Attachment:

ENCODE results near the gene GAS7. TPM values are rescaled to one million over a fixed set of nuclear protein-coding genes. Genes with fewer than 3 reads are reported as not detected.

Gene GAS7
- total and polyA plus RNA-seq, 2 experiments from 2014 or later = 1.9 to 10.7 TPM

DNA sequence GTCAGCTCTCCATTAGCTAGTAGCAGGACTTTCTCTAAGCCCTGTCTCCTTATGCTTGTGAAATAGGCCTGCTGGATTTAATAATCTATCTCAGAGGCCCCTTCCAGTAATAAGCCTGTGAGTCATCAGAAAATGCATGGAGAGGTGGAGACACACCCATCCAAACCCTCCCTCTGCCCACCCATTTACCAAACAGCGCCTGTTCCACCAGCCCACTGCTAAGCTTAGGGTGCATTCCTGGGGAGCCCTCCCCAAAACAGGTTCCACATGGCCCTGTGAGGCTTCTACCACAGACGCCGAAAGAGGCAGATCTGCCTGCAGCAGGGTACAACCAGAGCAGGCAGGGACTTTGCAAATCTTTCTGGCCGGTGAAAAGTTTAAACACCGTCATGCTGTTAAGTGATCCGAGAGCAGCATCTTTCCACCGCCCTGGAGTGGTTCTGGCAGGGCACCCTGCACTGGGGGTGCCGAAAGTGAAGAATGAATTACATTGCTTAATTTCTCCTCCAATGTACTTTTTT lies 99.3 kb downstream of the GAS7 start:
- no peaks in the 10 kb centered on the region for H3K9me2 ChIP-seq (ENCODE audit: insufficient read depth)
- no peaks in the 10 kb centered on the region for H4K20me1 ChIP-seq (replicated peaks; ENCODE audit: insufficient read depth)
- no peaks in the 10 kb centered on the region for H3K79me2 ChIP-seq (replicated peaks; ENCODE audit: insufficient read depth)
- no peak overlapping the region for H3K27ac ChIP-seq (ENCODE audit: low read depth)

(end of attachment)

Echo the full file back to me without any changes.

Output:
ENCODE results near the gene GAS7. TPM values are rescaled to one million over a fixed set of nuclear protein-coding genes. Genes with fewer than 3 reads are reported as not detected.

Gene GAS7
- total and polyA plus RNA-seq, 2 experiments from 2014 or later = 1.9 to 10.7 TPM

DNA sequence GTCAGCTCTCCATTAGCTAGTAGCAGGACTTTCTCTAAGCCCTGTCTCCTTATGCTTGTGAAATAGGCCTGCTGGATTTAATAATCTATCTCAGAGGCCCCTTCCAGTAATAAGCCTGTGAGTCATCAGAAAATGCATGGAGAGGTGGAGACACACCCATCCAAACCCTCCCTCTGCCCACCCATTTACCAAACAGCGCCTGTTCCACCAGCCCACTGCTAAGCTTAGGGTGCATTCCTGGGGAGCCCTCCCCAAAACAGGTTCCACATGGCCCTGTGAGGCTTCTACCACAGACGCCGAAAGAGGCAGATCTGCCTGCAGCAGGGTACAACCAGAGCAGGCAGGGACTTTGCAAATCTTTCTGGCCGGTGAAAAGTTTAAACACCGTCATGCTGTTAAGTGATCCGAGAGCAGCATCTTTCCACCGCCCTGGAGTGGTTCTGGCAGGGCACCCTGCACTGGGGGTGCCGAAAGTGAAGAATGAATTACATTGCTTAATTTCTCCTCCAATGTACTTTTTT lies 99.3 kb downstream of the GAS7 start:
- no peaks in the 10 kb centered on the region for H3K9me2 ChIP-seq (ENCODE audit: insufficient read depth)
- no peaks in the 10 kb centered on the region for H4K20me1 ChIP-seq (replicated peaks; ENCODE audit: insufficient read depth)
- no peaks in the 10 kb centered on the region for H3K79me2 ChIP-seq (replicated peaks; ENCODE audit: insufficient read depth)
- no peak overlapping the region for H3K27ac ChIP-seq (ENCODE audit: low read depth)